This article discusses mindlessness in perspective and the primary difference between mindfulness and mindlessness. We’ll also explain what mindlessness as a mental condition is and how it can affect our day-to-day lives.
Most of the time, our minds function by generating a constant swirl of remarks and judgments that create a barrier of words and images that separate us from our own lives. This mental condition of mindlessness makes it difficult to be mindful, or attentive, of the experiences of our lives.
The very dynamics that lead to mindlessness can be gently redirected through meditation to cultivate the quality of mindfulness and to develop the mind in ways that will be conducive to our happiness and the happiness of others.
The mind is a notoriously elusive concept. We all have an intuitive idea of what we mean by it, but trying to define it concretely seems almost impossible.
Throughout the centuries, theologians, philosophers, psychologists, and other thinkers have offered various ways of conceiving the mind and trying to bring some specificity to the notion.
The mind has been associated with such functions as consciousness, thought, perception, memory, emotion, willingness, reasoning, and imagination—and with various combinations thereof. In this course, the mind will refer to all of these mental processes.
In short, we’ll remain content with a rather vague conception of the mind. As we proceed, we’ll begin to see the value of allowing this concept to remain broad.
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I. Mindlessness in Perspective: Owners of Our Minds
We ordinarily think of our minds as our own—as something belonging to ourselves and no one else. No one can “read” our minds, but they may infer our mental states by becoming familiar with facial expressions or other gestures that coordinate with particular forms of our subjectivity.
Scientists may be able to analyze certain brain activities using sophisticated imaging techniques, but they cannot perceive what our minds are thinking.
We think of ourselves as in control of our thought processes. Our minds are our most private domains. Most people will more readily regard their minds as the locus of their true or real selves—rather than, say, their bodies.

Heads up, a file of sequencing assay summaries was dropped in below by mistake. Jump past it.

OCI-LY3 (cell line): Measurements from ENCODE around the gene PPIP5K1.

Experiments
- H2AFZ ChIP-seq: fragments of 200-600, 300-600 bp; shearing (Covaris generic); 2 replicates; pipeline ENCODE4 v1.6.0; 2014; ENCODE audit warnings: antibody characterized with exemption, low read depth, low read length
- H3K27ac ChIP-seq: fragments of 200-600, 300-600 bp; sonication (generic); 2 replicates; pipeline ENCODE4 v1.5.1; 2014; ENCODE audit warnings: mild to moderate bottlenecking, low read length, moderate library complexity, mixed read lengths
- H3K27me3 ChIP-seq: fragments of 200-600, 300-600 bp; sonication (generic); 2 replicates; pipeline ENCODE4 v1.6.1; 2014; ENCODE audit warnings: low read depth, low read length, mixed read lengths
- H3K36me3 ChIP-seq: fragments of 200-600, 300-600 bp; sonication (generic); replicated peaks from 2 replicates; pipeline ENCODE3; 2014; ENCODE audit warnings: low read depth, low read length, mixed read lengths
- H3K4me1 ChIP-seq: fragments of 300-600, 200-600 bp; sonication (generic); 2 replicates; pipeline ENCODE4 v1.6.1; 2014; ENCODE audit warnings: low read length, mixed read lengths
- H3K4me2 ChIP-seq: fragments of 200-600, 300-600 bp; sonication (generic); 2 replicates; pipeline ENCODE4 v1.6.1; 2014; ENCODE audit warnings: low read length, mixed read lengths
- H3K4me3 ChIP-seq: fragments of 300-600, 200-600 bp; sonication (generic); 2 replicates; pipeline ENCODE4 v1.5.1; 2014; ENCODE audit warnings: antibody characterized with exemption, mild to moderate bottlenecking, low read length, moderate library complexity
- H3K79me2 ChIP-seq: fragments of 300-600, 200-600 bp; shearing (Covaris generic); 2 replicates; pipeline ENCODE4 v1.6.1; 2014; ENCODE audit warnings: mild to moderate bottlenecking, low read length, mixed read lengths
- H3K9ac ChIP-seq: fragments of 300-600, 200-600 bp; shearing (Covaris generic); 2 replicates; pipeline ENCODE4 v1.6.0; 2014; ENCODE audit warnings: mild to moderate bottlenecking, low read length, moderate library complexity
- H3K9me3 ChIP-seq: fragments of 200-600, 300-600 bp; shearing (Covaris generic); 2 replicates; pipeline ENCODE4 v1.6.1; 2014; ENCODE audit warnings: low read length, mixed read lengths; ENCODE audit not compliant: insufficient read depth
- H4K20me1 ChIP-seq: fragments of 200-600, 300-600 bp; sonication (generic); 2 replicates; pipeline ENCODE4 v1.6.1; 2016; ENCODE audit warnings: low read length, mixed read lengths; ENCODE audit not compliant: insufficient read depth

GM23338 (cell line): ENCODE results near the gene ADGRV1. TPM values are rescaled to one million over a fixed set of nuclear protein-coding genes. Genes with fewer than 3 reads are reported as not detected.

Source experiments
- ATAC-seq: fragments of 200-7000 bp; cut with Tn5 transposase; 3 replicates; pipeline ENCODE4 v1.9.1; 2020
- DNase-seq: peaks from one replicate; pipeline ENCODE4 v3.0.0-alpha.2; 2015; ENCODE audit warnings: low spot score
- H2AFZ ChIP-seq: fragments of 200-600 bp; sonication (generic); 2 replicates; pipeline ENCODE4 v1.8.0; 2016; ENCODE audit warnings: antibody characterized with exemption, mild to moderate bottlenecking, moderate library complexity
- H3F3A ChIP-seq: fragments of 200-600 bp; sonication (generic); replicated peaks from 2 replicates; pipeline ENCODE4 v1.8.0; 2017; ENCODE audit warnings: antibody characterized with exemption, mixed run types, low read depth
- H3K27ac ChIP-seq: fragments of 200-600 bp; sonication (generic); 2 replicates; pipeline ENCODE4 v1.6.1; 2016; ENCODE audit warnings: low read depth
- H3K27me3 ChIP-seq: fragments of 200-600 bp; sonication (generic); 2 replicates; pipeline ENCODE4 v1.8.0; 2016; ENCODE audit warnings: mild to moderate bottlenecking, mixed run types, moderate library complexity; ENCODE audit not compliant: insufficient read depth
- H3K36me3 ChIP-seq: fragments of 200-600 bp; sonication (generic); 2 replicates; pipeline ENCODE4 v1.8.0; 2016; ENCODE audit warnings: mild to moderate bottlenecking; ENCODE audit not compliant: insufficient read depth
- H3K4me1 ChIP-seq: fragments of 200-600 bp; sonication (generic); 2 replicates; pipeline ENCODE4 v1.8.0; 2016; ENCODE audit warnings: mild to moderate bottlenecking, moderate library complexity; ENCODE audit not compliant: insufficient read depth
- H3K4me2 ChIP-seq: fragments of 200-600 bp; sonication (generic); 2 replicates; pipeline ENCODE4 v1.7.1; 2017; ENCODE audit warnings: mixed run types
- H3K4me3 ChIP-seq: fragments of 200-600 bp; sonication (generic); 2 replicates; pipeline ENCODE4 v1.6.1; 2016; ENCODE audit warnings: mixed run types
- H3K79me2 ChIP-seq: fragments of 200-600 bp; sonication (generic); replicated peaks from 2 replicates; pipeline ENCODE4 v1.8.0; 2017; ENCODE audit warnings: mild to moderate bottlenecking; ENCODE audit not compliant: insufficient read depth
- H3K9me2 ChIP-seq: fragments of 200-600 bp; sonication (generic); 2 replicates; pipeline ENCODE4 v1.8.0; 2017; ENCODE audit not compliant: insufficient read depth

(Related: Mindlessness: The Default Setting)
We usually experience our minds as somehow connected to our bodies. Specifically, the mind seems to work within the same space occupied by the head, suggesting a close relationship between mind and brain. However, specifying the exact nature of the relationship between mind and body has bedeviled thinkers for millennia.
Despite the obvious importance that we accord the mind and the intimacy it has with our physical natures, we do not really understand it or use it very well. We pay some attention to the content of our mind, but we have little awareness of how our mind functions.
Most of us simply have not taken the time to observe the operation of our minds. In general, we pay about as much attention to our minds as we do to the rest of our lives, which is to say, of course, not very much.
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II. Mindlessness in Perspective: Attending to the Present
Most of our daily lives are essentially governed by routine. The great value of these habits is that they free our minds to do other things; we do these things without having to expend precious energy trying to make up our minds.
Unfortunately, the freedom such routines afford the mind is not well used. If they find a moment when complete attentiveness to the present is not demanded, our minds tend to gravitate to one of two places: the past or the future.
Your thoughts may even alternate between past and future, but they will tend to avoid the present as much as possible. If you pay attention to your ordinary thought processes, you will discover that you probably spend very little time living in the present.
Even when we find ourselves attending to the present, we may discover that what our minds churn out is fairly worthless. Most of us are constantly making instantaneous judgments about what we experience. If you allow these trains of thought to continue, you may find them leading to other thoughts and judgments that do not have any real substance.
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III. Mindlessness in Perspective: Controlling the Mind
We’re not ordinarily in control of our minds, despite what we may think. We can’t turn them off, and we can’t always make them do what we want. Judgments, thoughts, and emotions seem to arise unbidden and often unwelcome.
Rather than being in control of our minds, our minds seem to control us—compelling us, driving us, urging us in the directions it deems fit.
Mindlessness comes at a very high cost: Living with a mind that we don’t know very well, that is often out of control and semiconscious much of the time, causes us and others to suffer greatly—probably far more than we realize.
The Buddha, an individual who knew the mind far better than most of us, put it this way:
“Whatever an enemy might do to an enemy, or a foe to a foe, the ill-directed mind can do to you even worse.”
Is it any wonder we so frequently attempt to silence or alter our minds with drugs, amusements, and other forms of distraction? Fortunately, most of us don’t reach a mind-driven point of despair, but we nonetheless endure the consequences of an immensely powerful but unruly mind.